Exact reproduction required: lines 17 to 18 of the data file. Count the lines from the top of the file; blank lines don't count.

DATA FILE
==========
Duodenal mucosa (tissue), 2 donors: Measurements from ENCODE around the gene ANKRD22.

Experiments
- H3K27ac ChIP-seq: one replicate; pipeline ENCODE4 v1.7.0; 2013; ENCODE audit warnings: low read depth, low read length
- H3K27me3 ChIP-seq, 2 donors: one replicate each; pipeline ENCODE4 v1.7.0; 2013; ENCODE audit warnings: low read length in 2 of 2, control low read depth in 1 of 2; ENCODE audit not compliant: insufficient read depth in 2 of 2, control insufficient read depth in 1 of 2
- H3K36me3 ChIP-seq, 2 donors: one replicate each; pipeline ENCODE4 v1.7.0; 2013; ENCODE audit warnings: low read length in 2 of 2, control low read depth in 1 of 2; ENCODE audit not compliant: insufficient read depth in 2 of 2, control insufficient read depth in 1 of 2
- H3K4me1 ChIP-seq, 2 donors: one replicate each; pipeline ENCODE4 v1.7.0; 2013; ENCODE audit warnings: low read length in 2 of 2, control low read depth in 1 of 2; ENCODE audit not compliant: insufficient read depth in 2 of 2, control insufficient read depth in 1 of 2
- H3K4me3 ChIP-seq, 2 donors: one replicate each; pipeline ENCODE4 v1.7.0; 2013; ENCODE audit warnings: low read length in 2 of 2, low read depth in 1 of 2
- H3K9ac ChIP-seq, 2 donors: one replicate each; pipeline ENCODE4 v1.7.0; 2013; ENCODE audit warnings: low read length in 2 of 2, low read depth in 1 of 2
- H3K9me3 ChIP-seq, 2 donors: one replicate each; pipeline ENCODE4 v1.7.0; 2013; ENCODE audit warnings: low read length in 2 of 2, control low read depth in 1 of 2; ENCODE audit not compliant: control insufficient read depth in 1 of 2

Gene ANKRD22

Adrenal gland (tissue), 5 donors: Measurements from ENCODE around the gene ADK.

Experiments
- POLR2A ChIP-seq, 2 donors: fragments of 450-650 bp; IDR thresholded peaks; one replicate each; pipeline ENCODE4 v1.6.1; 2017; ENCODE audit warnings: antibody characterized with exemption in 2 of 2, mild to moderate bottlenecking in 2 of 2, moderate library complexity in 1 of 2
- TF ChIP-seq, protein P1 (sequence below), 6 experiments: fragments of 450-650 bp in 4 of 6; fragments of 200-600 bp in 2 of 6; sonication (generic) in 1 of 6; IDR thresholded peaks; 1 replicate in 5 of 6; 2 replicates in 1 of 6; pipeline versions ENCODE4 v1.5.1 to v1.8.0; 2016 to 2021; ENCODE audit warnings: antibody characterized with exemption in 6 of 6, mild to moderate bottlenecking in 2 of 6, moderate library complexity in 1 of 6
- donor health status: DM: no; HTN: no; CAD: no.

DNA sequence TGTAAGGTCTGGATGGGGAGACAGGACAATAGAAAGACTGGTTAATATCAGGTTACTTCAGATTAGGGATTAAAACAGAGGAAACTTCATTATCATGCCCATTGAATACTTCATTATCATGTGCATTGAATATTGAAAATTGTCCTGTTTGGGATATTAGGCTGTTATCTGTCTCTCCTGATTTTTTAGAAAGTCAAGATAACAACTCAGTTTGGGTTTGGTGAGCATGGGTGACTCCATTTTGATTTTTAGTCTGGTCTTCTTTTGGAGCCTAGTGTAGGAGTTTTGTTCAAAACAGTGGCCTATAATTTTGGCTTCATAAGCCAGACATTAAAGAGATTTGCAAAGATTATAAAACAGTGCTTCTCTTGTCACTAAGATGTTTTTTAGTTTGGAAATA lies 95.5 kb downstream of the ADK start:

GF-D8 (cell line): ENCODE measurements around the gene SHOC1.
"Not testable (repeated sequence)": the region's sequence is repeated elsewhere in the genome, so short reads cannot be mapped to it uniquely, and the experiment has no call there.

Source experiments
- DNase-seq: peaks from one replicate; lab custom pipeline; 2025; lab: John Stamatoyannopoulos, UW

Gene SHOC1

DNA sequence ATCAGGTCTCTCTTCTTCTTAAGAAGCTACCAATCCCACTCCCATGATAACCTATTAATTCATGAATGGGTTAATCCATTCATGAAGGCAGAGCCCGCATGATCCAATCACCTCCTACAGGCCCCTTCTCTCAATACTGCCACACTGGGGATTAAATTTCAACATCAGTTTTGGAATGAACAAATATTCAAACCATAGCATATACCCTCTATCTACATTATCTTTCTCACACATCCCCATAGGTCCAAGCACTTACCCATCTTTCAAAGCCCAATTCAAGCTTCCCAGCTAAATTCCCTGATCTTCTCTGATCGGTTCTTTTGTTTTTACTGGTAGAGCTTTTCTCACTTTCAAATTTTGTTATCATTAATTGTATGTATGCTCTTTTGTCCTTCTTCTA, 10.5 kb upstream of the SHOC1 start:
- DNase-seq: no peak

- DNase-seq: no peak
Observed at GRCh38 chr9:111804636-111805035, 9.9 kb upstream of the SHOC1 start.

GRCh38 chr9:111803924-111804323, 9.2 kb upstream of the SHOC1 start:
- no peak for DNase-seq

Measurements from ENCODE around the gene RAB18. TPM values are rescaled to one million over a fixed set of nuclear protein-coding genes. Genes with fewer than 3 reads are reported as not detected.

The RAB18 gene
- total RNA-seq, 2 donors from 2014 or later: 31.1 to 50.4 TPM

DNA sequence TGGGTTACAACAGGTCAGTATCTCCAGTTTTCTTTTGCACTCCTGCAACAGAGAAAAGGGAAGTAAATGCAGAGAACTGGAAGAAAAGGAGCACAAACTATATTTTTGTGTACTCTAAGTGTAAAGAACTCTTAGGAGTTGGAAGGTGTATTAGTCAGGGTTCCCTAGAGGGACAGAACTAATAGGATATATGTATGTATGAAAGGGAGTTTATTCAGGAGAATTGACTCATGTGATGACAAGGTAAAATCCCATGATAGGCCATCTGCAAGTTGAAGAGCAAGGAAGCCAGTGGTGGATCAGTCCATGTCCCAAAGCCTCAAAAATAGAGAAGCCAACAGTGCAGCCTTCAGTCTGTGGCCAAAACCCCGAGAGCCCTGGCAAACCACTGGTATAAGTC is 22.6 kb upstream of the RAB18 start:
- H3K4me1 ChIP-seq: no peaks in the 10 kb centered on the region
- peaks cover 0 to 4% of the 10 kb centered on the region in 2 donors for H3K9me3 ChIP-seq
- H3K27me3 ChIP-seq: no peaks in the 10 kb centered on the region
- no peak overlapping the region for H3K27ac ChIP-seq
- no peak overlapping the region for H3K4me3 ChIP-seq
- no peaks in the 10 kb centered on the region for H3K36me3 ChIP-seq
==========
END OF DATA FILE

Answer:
GF-D8 (cell line): ENCODE measurements around the gene SHOC1.
"Not testable (repeated sequence)": the region's sequence is repeated elsewhere in the genome, so short reads cannot be mapped to it uniquely, and the experiment has no call there.